There’s a logical order and typical timing for many of our daily activities. For example, we undress before taking a shower—not during or after. The intervening period between disrobing and bathing generally spans minutes, not hours. Beyond the familiar routines, there are many other kinds of chronologies that can have an impact on our lives, but can be hard to discern. Increasingly, we are able to collect and analyze many patterns of actions and events in data that would be otherwise imperceptible. Ben Shneiderman and Catherine Plaisant with their colleagues at the Human-Computer Interaction Lab (HCIL) at the University of Maryland have been grappling with the challenges of visualizing various kinds of temporal patterns contained within large aggregations of data. The HCIL team’s approach to this kind of analysis was to build an application called EventFlow and then apply it to analyzing data, including collections of electronic health records. In order to understand the way their application works, there are two key terms to know:
1. Point Events have a single timestamp.
a. Online shopping transactions
b. Hospital admittance
2. Interval Events take place over periods of time; durations with starting and ending points.
a. The time an online shopper spends on a site
b. The duration of the third quarter in a football game
Investigating patterns and relationships in both point events and interval events over time can quickly become a complex task.
This task becomes even more demanding if the goal is to compare and investigate similar sequences of events in many hundreds or thousands of records, as is partially shown in the screen shot below. Even in this case, with only five of the 215 records showing, it is difficult to make any kind of meaningful comparisons in the timing and sequence of events. However, making these kinds of comparisons can be useful in gaining insights about processes and procedures in a hospital.
Use Case: Analyzing the Golden Hour
There are times life or death can hinge on the timing and sequence of a specific set of steps (point events) that occur over a certain period of time (an interval). Giving critical medical care to a seriously injured patient is one such instance. During the first 60 minutes post injury, known as the “golden hour”, there’s a medical evaluation process known as the “ABCDE”s (Airway, Breathing, Circulation, Disability, and Exposure) that should be followed in a certain order. For a variety of reasons, it can be useful to track and analyze how often “ABCDEs” are followed—and where there might be deviations—for example, in the trauma bay of a children’s hospital. The challenge is how to organize and visualize these patterns from the aggregation of thousands of patient records.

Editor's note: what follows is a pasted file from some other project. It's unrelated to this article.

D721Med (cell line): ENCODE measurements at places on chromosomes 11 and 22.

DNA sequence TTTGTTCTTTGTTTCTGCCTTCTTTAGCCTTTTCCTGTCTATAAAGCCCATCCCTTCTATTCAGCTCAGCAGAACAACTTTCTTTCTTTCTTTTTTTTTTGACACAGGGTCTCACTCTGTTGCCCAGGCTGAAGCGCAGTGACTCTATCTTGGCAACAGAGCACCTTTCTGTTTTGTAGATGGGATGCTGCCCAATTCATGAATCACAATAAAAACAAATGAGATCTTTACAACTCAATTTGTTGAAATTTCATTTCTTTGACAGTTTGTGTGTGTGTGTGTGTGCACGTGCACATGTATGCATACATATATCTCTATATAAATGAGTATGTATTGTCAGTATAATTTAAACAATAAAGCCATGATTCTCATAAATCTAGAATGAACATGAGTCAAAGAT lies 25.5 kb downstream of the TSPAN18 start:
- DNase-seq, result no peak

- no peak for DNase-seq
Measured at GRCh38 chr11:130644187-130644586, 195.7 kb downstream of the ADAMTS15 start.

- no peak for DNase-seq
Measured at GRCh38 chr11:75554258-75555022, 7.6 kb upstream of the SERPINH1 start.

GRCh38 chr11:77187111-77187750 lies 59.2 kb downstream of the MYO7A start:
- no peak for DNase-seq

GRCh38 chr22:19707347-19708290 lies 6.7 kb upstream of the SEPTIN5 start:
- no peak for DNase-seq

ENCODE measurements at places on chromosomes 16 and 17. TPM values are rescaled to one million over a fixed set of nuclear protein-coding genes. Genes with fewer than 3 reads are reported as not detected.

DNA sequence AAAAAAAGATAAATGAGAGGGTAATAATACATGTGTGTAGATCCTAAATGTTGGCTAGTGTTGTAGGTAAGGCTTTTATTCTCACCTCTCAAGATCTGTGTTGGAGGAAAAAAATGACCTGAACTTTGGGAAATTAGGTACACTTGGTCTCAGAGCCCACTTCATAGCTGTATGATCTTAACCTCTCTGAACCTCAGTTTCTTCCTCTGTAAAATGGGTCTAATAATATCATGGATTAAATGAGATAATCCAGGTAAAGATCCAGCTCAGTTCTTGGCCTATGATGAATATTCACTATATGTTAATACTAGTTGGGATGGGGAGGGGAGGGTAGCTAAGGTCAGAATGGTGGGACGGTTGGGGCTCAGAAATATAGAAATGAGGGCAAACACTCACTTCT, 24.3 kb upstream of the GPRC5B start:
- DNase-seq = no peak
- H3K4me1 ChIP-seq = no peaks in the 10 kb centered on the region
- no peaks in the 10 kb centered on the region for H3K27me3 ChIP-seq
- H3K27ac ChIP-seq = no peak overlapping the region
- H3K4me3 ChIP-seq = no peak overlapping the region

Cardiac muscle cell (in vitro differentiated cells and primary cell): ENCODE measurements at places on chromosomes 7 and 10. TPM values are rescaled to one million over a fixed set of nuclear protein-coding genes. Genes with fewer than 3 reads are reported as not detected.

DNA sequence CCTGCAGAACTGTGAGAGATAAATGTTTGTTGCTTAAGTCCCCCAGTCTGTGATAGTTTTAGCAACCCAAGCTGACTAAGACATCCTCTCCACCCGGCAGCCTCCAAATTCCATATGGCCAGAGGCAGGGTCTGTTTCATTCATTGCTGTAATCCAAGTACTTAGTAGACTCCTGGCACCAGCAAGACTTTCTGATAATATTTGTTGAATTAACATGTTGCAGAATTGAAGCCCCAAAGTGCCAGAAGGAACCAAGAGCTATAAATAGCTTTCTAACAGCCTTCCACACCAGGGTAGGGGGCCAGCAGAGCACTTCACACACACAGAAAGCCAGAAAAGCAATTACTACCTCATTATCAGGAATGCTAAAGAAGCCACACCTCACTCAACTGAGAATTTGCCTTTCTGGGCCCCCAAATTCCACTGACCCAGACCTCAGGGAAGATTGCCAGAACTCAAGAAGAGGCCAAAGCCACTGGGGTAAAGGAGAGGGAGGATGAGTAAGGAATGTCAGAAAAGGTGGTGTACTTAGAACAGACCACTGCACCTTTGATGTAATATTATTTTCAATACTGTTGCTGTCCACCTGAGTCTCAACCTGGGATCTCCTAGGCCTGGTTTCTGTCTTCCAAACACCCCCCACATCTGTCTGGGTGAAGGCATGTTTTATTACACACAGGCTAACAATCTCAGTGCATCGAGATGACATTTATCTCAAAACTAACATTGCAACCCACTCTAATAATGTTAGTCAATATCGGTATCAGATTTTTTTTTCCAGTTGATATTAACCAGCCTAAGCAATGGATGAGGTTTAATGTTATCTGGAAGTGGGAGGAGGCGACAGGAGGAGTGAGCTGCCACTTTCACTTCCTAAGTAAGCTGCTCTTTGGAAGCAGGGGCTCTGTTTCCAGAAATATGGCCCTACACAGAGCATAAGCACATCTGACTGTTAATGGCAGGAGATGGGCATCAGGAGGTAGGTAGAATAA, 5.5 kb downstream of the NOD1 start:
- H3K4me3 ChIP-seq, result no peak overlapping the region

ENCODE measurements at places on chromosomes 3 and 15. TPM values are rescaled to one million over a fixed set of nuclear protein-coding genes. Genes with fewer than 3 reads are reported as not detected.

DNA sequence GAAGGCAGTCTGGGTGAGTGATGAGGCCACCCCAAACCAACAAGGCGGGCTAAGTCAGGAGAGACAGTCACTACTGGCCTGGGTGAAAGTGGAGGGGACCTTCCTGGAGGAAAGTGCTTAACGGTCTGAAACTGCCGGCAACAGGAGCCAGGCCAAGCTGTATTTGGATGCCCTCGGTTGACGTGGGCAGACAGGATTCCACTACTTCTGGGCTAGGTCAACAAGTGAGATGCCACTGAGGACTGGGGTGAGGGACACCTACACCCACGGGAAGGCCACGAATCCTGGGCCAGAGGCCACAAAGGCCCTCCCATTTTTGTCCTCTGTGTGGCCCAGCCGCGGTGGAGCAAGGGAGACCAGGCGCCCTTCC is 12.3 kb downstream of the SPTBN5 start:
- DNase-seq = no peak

The central pane of the EventFlow interface shown below displays a visualization of aggregated “ABCDE” data from anonymized electronic health records. This article has covered some of the foundation concepts for building this visualization, but continued discussion can be found here and here:
Our experience of time depends on our context and point of view. When we are enjoying ourselves, time flies. When we’re bored or anxious time seems to drag along.
Our understanding of time and temporal patterns often depends on the lens through which we view it. Data visualizations provide a set of lenses through which we can view time from different perspectives. Whatever your personal and professional interests, thinking about how they might be represented with temporal visualizations could be time well spent.
Hunter Whitney, Hunter Whitney is a consultant, author, and instructor who brings a distinct UX design perspective to data visualization. He has advised corporations, start-ups, government agencies, and NGOs to achieve their goals through a thoughtful, strategic design approach to digital products and services.
Hunter is the author of "Data Insights: New Ways to Visualize and Make Sense of Data”. He was also asked to contribute a chapter in the book, “Designing for Emerging Technologies: UX for Genomics, Robotics, and the Internet of Things”. Additionally, Hunter has written numerous articles covering a range of subjects for various online and print publications including UX Magazine.
To innovate well is to search for meaning behind the innovation first. This requires investing time into discovering what users need and think of unique ways to serve them and better solve their problems.
Emotions are widely misunderstood in UX design and often manipulation is used to predict user behavior. However, a much better approach to UX design is storyscaping, which aims at empowering users, rather than controlling them.
Read the full article to learn more about liminal space and how to apply this thinking to your design.